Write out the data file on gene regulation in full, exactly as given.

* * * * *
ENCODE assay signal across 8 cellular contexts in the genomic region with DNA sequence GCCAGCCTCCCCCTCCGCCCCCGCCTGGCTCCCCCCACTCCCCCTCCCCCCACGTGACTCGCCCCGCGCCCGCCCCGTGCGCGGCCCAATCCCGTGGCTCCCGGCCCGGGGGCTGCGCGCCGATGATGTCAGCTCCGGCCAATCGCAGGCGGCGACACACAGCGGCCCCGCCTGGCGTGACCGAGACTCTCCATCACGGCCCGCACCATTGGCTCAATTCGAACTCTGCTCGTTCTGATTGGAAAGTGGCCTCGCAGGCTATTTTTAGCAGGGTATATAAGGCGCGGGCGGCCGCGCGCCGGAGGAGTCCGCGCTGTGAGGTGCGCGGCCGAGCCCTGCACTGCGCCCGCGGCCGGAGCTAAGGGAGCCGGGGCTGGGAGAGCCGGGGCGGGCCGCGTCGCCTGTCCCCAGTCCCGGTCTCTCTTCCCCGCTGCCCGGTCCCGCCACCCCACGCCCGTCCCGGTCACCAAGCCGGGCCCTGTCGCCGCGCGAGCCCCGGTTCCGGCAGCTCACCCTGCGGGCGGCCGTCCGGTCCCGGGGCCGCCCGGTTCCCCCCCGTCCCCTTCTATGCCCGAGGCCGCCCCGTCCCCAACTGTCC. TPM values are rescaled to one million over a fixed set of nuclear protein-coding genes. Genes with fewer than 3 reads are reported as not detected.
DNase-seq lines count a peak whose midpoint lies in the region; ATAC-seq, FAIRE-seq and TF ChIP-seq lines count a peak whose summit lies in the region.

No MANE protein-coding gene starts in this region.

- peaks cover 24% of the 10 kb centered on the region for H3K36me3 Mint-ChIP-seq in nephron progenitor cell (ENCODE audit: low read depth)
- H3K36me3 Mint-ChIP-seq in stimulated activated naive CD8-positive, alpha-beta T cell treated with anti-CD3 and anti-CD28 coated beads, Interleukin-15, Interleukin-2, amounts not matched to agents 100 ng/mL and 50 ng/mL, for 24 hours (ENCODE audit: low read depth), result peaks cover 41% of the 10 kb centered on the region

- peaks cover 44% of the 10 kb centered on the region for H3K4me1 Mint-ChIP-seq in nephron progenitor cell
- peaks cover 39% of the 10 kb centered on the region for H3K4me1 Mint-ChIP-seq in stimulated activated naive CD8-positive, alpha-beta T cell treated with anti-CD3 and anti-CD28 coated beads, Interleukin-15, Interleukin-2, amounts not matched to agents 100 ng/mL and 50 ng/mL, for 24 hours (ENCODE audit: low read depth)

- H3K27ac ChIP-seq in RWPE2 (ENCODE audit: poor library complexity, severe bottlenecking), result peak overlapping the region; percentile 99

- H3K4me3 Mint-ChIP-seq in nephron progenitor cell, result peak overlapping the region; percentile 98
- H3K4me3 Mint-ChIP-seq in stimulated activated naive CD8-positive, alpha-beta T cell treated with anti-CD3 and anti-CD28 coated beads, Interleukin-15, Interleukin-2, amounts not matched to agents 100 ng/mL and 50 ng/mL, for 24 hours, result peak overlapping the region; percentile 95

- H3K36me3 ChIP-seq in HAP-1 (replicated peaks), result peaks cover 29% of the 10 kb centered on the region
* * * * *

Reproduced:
ENCODE assay signal across 8 cellular contexts in the genomic region with DNA sequence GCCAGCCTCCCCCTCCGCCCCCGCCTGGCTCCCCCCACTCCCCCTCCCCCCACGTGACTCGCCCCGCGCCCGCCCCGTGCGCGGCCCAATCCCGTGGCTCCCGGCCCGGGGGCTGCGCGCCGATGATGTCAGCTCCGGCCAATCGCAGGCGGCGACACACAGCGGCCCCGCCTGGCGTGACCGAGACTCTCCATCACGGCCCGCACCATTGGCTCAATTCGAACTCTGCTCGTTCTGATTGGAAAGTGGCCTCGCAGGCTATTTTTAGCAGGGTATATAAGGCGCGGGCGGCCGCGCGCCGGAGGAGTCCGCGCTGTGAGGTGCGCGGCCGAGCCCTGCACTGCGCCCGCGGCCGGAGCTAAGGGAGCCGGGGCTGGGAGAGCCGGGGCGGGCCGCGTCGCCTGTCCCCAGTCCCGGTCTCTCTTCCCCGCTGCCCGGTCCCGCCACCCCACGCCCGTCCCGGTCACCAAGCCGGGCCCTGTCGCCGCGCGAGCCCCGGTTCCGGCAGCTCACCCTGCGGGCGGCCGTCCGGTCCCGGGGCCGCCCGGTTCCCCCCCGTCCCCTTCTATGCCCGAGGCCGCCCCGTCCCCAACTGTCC. TPM values are rescaled to one million over a fixed set of nuclear protein-coding genes. Genes with fewer than 3 reads are reported as not detected.
DNase-seq lines count a peak whose midpoint lies in the region; ATAC-seq, FAIRE-seq and TF ChIP-seq lines count a peak whose summit lies in the region.

No MANE protein-coding gene starts in this region.

- peaks cover 24% of the 10 kb centered on the region for H3K36me3 Mint-ChIP-seq in nephron progenitor cell (ENCODE audit: low read depth)
- H3K36me3 Mint-ChIP-seq in stimulated activated naive CD8-positive, alpha-beta T cell treated with anti-CD3 and anti-CD28 coated beads, Interleukin-15, Interleukin-2, amounts not matched to agents 100 ng/mL and 50 ng/mL, for 24 hours (ENCODE audit: low read depth), result peaks cover 41% of the 10 kb centered on the region

- peaks cover 44% of the 10 kb centered on the region for H3K4me1 Mint-ChIP-seq in nephron progenitor cell
- peaks cover 39% of the 10 kb centered on the region for H3K4me1 Mint-ChIP-seq in stimulated activated naive CD8-positive, alpha-beta T cell treated with anti-CD3 and anti-CD28 coated beads, Interleukin-15, Interleukin-2, amounts not matched to agents 100 ng/mL and 50 ng/mL, for 24 hours (ENCODE audit: low read depth)

- H3K27ac ChIP-seq in RWPE2 (ENCODE audit: poor library complexity, severe bottlenecking), result peak overlapping the region; percentile 99

- H3K4me3 Mint-ChIP-seq in nephron progenitor cell, result peak overlapping the region; percentile 98
- H3K4me3 Mint-ChIP-seq in stimulated activated naive CD8-positive, alpha-beta T cell treated with anti-CD3 and anti-CD28 coated beads, Interleukin-15, Interleukin-2, amounts not matched to agents 100 ng/mL and 50 ng/mL, for 24 hours, result peak overlapping the region; percentile 95

- H3K36me3 ChIP-seq in HAP-1 (replicated peaks), result peaks cover 29% of the 10 kb centered on the region